Building Large Systems

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Building Large Systems

Building Large Systems
Convenor: Kerstin Buchacker

A large system in this session is understood as a heterogenous system, usually not web-based or implemented on a virtual stack, but including often many different off-the-shelf products as well as custom-developed parts in different programming languages.

The original focus was on the difficulties of how to build such a system, but was extended to deployment and maintenance aspects as well.

Such systems have a lot of issues which are no longer encountered in pure Java or JVM based systems, where the build environment can be tightly controlled through use of artifact repositories, defining dependency and library versions, and classpath settings and quality is ensured through automated unit tests, automated integration tests (in a virtual environment), and deployment can also be automated (web-based or virtual)..

Issues encountered when building large systems:

  • How can configuration management of the build environment be ensured?
  • How can the use of the correct library versions be ensured?
  • How do you ensure that the versions of the libraries used at compile time are also present in the runtime environment?
  • How can the build for different architectures best be automated?
  • What should be the final output of the build?
  • How could you automate integration testing and deployment?

Currently it is much more common to have a web-based system. For upgrading a web-based system, you don't need to provide a distribution, which the cusomter/user then installs. You can just deploy an update or new release. Facebook, for example could change a library without affecting the users at all. If you provide a distribution to the customer, you don't have the ability to change something after releasing.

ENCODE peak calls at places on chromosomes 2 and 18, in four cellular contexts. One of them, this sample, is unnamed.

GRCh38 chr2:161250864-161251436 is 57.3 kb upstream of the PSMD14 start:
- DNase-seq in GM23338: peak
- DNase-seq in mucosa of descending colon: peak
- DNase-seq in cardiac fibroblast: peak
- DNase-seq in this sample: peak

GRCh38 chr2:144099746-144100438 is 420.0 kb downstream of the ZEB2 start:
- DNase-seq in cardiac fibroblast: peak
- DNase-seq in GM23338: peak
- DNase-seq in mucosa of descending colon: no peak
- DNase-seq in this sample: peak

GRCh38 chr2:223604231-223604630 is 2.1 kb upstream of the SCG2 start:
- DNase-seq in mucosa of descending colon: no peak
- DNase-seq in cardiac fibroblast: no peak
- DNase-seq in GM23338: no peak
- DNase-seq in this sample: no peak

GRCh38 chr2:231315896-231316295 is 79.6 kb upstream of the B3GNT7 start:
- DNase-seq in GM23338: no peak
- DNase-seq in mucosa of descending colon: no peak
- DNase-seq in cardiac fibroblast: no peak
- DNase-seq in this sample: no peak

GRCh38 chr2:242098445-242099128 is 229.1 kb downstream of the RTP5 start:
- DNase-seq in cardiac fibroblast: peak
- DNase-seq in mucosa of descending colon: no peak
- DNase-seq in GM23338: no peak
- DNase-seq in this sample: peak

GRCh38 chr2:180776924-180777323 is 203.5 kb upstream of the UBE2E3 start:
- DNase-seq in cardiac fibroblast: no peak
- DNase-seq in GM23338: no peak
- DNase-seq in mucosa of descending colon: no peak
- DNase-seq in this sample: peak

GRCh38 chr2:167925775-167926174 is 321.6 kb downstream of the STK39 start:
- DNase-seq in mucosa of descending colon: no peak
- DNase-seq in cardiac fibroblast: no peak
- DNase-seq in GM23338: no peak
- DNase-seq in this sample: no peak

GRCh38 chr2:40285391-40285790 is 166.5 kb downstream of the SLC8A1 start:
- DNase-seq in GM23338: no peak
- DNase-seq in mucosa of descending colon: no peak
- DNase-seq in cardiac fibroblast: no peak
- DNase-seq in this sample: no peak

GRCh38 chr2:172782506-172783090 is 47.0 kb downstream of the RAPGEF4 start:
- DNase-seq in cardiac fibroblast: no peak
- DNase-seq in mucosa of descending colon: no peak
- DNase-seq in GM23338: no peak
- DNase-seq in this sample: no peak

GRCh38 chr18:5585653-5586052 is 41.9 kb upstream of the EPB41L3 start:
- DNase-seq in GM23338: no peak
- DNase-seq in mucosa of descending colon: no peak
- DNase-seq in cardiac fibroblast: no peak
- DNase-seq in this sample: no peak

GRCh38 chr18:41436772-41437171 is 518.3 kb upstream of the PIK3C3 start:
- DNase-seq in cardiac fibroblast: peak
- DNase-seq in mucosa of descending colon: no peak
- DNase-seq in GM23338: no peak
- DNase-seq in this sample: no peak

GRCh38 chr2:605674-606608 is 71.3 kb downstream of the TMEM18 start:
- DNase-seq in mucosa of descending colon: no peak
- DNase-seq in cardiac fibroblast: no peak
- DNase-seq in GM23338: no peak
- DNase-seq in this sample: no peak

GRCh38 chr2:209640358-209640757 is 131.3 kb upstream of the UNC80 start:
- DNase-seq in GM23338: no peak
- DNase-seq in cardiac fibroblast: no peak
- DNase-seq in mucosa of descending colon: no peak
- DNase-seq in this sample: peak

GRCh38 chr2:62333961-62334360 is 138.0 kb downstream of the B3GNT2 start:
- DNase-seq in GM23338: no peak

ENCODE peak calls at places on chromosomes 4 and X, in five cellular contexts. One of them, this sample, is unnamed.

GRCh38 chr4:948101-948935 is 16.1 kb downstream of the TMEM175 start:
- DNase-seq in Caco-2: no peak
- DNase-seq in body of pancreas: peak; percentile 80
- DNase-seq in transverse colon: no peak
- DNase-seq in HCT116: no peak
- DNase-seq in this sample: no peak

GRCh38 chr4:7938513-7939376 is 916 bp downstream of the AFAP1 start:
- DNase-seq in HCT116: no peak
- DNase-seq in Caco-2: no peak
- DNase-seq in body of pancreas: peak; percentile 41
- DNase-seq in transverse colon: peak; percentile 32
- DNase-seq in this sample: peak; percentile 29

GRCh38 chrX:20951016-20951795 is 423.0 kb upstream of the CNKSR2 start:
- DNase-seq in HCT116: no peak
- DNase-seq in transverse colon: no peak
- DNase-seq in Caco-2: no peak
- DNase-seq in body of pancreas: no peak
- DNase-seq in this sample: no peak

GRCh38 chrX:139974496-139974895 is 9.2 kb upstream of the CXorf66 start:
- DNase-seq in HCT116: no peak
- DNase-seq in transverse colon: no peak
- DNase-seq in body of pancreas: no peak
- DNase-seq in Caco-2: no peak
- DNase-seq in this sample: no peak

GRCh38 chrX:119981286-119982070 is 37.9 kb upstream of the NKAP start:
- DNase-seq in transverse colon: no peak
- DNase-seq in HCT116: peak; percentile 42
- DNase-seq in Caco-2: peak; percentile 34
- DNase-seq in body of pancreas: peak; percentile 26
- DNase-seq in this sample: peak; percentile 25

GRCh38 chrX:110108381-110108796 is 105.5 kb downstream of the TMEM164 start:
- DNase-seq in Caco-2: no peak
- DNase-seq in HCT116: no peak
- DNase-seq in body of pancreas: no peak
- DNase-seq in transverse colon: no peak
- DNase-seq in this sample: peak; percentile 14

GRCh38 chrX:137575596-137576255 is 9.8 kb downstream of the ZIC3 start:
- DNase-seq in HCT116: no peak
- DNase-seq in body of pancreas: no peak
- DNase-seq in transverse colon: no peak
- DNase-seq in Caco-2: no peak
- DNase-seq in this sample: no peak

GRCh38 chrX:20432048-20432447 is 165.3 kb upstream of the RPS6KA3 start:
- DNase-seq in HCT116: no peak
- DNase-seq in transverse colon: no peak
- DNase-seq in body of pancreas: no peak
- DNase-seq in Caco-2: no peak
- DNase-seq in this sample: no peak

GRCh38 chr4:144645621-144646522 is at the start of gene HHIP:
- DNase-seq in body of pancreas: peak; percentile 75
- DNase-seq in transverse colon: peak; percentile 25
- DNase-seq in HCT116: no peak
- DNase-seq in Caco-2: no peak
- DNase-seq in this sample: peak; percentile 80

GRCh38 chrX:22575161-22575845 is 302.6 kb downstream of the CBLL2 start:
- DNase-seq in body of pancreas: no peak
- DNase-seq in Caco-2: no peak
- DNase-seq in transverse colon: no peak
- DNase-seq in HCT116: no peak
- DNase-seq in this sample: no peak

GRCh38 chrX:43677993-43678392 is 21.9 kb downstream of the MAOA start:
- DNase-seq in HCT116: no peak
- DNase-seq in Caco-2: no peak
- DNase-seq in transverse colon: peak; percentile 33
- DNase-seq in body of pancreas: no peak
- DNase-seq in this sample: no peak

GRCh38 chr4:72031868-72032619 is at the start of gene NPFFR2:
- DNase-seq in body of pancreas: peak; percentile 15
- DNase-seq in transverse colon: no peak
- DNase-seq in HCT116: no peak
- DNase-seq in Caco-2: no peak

You'll have a user base running different versions of your software product. You'll have a lot of users who don't want to migrate to the new version. How many different versions do you want to maintain in parallel? How do you ensure that you can stil build the older versions? How can you re-instantiate the build environment for the old versions?

If your developed product is integrated with many different off-the-shelf products, which you deliver together with your product (possible with open source and free software products) migrating to newer versions of the off-the-shelf products may have a ripple effect and turn out to be a lar ge effort. What will you do if one of the products you use is no longer maintained? How easily ac n you migrate to a replacemnet product?Do you know if all those off-the-shelf products will affect one another? And if yes, how?

Similar problems may arise in products, which are extensible with plugins, which may affect each other.

Whether to use open source or not is often a company preference. It may be difficult for engineering departments to get the money for commercial solutions.